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India ranks 122 in 2017 World Happiness Report

India ranked at 122 out of 155 countries in the World Happiness Report 2017 published by the UN Sustainable Development Solutions Network on the eve of International Day of Happiness (20 March).

The rankings are based factors such as  inequality, life expectancy, GDP per capita, public trust (i.e. a lack of corruption in government and business), and social support. Together they are used to generate a happiness score of country on a scale from 1 to 10.This year it is fifth such report since the first was published in 2012.

Key Highlights of report
  • 10 Happiest Countries: Norway (1), Denmark (2), Iceland (3), Switzerland (4), Finland (5), Netherlands (6), Canada (7), New Zealand (8), Australia (9) and Sweden (10).
  • 5 Saddest Countries: Rwanda (151), Syria (152), Tanzania (153), Burundi (154) and Central African Republic (155).
  • The entire top ten were wealthier developed nations. But the report mentioned that money is not the only ingredient in the recipe for happiness. Countries in sub-Saharan Africa and those hit by conflict were ranked lower.
  • India was placed behind the majority of South Asian Association for Regional Cooperation (SAARC) nations, apart from war-ravaged Afghanistan (141). In the previous edition of the report, India ranked 118.
  • Eight SAARC nations: Pakistan (80), Nepal (99), Bhutan (97), Bangladesh (110) and Sri Lanka (120). Maldives did not figure in the report.
  • BRICS Countries: Brazil (17), Russia (56), China (79), South Africa (116) and India (122).

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India ranks 60th in Inclusive Development Index

India ranked 60th among the 79 developing countries in 2017 Inclusive Development Index (IDI) released in World Economic Forum’s (WEF) ‘Inclusive Growth and Development Report’.

The index is based on 12 performance indicators and countries are ranked on IDI scores based on a scale of 1-7. It has three pillars Growth and Development, Inclusion and Intergenerational Equity, and Sustainability in order to provide a more complete measure of economic development than GDP growth alone.

Key Highlights of 2017 IDI
  • Top 10 developing economies in 2017 IDI: Lithuania (1st), Azerbaijan (2nd), Hungary (3rd), Poland (4th), Romania (5th), Uruguay (6th), Latvia (7th), Panama (8th), Costa Rica (9th) and Chile (10th).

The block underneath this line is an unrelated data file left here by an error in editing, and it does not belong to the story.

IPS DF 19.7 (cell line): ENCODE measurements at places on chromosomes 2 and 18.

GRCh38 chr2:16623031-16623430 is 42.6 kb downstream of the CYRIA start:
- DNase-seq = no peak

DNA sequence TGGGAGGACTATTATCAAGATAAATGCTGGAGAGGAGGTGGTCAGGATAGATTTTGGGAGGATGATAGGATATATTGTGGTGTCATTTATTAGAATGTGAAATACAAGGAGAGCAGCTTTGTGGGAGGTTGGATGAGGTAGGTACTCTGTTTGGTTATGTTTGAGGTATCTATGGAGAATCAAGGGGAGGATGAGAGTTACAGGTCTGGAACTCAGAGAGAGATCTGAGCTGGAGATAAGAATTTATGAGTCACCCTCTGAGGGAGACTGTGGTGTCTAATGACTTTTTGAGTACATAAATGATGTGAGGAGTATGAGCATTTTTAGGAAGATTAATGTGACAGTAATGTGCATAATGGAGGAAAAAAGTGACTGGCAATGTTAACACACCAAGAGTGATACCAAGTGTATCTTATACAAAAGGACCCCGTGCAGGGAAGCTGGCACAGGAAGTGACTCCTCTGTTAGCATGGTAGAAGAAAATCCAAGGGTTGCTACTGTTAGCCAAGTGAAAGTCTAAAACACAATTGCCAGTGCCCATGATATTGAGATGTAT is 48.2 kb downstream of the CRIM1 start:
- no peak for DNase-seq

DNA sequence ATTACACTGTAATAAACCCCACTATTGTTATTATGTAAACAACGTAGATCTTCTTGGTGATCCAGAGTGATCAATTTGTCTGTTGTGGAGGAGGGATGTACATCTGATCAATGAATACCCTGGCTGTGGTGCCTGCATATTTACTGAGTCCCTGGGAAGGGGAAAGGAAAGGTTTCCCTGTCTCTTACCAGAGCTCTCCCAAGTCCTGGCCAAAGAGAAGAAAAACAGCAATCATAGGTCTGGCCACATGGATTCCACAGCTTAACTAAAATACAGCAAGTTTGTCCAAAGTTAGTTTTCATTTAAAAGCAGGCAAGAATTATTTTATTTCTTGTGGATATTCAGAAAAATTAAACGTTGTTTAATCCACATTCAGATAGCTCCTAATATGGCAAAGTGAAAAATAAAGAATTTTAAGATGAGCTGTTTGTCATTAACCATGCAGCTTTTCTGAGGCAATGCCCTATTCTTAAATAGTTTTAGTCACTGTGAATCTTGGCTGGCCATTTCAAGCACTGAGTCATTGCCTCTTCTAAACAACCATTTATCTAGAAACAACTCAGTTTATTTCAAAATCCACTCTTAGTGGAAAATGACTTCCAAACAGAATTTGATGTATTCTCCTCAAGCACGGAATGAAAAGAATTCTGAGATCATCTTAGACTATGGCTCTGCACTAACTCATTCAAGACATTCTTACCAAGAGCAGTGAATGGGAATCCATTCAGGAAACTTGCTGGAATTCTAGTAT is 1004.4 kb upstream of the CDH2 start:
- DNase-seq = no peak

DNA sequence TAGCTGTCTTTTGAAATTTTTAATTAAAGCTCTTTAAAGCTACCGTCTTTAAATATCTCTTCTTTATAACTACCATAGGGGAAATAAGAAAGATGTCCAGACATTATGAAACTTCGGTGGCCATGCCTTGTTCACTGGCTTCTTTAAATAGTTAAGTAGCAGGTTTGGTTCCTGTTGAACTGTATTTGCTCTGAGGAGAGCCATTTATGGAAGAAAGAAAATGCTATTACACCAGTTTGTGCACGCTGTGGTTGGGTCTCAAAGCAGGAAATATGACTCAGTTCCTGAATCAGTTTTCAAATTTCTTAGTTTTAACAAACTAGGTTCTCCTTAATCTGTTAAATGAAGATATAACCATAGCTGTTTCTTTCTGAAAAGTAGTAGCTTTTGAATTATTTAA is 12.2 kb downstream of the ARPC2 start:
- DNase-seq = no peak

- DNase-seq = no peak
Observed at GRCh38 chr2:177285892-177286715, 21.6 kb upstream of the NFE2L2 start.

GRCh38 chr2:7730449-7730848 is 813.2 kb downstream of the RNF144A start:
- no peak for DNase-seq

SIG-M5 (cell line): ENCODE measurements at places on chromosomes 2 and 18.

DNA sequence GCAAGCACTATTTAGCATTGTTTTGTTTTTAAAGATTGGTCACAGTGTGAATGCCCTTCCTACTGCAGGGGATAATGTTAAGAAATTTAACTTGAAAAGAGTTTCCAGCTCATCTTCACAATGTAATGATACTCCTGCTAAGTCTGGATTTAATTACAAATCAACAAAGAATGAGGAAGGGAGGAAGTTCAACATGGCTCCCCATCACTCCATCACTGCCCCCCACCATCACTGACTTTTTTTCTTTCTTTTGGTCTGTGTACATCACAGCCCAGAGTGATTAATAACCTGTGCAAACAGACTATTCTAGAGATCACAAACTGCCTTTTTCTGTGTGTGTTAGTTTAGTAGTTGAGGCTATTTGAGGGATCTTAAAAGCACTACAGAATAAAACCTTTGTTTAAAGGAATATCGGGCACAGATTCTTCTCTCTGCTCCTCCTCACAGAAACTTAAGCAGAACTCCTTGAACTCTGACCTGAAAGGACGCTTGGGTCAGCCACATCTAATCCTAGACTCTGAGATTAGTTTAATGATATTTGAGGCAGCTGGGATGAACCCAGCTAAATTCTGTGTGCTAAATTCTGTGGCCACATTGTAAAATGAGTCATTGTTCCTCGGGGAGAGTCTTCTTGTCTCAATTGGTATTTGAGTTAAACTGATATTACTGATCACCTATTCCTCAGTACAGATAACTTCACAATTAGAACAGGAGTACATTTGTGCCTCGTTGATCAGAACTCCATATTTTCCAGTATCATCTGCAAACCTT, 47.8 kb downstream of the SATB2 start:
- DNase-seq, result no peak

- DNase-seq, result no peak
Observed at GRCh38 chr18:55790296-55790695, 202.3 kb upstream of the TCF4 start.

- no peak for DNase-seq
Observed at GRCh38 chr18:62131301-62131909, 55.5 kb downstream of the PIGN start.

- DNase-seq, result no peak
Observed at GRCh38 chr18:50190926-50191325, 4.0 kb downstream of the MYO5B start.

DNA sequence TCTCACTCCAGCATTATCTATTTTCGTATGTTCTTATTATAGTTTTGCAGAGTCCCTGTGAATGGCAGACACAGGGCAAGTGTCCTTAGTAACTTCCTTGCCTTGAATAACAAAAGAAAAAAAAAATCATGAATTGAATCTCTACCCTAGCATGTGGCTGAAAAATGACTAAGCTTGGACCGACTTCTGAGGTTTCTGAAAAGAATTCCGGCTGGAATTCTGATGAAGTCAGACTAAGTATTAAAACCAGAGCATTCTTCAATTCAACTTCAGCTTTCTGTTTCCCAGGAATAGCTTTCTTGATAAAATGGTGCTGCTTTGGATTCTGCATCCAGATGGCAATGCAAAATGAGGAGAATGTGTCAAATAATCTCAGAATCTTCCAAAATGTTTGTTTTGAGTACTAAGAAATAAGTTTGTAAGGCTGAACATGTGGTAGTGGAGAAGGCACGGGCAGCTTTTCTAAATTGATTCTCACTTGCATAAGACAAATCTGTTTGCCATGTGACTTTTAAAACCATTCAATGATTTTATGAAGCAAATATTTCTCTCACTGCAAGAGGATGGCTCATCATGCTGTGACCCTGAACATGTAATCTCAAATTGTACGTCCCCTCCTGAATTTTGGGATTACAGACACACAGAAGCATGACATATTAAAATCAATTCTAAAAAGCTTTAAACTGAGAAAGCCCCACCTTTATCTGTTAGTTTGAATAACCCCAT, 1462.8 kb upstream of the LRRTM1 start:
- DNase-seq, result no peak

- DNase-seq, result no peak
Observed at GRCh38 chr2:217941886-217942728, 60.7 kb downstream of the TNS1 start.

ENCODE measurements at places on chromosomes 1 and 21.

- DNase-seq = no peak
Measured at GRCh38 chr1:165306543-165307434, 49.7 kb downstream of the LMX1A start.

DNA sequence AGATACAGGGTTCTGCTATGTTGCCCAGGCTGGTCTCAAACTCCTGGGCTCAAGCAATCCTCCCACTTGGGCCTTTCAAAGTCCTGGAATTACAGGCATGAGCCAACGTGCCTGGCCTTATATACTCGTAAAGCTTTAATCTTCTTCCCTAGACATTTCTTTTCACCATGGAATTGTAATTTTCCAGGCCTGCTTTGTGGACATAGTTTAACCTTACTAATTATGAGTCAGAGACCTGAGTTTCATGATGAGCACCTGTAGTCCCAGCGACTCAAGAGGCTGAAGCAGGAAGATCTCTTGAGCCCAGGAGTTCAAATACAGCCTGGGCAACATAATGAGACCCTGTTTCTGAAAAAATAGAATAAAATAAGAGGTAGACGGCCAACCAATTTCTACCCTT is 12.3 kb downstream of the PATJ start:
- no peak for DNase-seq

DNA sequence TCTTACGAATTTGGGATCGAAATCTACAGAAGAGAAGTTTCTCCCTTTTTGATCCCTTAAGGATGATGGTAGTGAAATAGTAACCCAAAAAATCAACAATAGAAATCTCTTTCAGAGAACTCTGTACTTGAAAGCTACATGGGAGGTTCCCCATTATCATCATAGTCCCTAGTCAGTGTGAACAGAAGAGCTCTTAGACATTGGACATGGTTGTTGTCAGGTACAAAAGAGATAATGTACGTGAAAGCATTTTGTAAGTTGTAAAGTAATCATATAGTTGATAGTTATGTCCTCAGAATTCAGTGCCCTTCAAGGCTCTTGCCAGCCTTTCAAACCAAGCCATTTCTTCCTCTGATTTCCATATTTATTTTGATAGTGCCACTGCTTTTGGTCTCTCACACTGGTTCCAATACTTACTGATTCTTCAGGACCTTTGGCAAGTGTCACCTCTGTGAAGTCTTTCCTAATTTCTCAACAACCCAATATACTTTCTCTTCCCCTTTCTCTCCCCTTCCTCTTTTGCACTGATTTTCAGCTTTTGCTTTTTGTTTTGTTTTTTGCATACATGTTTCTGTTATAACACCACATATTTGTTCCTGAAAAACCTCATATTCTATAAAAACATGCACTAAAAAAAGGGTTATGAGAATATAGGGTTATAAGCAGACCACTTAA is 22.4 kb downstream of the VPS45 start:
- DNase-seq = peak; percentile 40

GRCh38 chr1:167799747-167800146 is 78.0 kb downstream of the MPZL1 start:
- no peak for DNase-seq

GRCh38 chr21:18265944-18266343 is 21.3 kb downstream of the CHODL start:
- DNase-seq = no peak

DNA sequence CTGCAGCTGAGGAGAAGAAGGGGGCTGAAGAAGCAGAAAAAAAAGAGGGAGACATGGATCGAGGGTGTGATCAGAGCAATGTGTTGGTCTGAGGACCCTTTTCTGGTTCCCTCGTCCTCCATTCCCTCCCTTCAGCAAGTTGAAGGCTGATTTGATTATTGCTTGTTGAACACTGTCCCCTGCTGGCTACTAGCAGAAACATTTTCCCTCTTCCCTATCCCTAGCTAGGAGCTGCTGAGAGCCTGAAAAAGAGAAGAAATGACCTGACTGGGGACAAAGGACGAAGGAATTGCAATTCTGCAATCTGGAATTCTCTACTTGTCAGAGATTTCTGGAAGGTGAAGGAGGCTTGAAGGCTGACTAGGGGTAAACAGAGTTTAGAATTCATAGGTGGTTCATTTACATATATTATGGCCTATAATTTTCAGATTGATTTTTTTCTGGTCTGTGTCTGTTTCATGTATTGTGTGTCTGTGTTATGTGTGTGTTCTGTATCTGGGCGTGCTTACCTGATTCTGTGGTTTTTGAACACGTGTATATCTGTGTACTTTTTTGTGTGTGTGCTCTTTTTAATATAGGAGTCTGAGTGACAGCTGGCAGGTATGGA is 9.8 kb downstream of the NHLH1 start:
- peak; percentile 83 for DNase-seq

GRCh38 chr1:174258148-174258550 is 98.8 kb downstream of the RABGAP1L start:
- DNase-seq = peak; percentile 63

• Top 10 advance economies in 2017 IDI: Norway (1st), Luxembourg (2nd), Switzerland (3th), Iceland (4th) and Denmark (5th), (6th), Netherlands (7th), Australia (8th), New Zealand (9th) and Austria (10th).
  • BRIC’s countries: Russia (13th), China (30th) and Brazil (30th).
  • India’s neighbours: India’s many of the neighbouring nations are ahead in the rankings. China (15th), Nepal (27th), Bangladesh (36th) and Pakistan (52nd).
  • India, with a score of only 3.38, ranks low among 79 developing economies, despite its growth in GDP per capita is among the top 10 and labour productivity growth has been strong.
  • India scores well in terms of access to finance for business development and real economy investment.
  • Reasons for India’s lower rank: India’s debt-to-GDP ratio is high, that raises some questions about the sustainability of government spending.
  • India’s labour force participation rate is low, informal economy is large and many workers are vulnerable to employment situations with little room for social mobility.
  • India needs more progressive tax system to raise capital for expenditures in infrastructure, health care, basic services and education,

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Tribal development remains poor: Tribal Ministry report

According to recently released annual report of the Union Ministry of Tribal Affairs, the tribal population in India lags behind other social groups on various social parameters.

The tribal population lags in parameters such as child mortality and infant mortality and women’s health, education, poverty etc.

Key Highlights of report
  • Vast majority of tribal population is engaged in agricultural labour. It has the largest number of anaemic women.tribal-hdi
  • Mortality rates: The community also has registered the highest child mortality and infant mortality rates compared to other social groups.
  • Education: The gross enrolment ratio (GER) among tribal students in the primary school level has declined from 113.2 in 2013-14 to 109.4 in 2015-16. Besides, dropout rate among tribal students is alarming.
  • Poverty: The overall poverty rates among the tribal population have fallen compared to previous years. They remain relatively poor when weighed against other social groups.
  • Health infrastructure: It has also been found wanting in tribal areas. There is a shortfall of 6,796 sub-centres, 1,267 primary health centres (PHCs) and 309 community health centres (CHCs) in the tribal areas at an all-India level as on March 31, 2015.
  • Gaps in rehabilitation: There are gaps in the rehabilitation of the tribal community members displaced by development projects.
  • Only 21 lakh tribal community members have been rehabilitated so far of the estimated 85 lakh persons displaced due to development projects and natural calamities.

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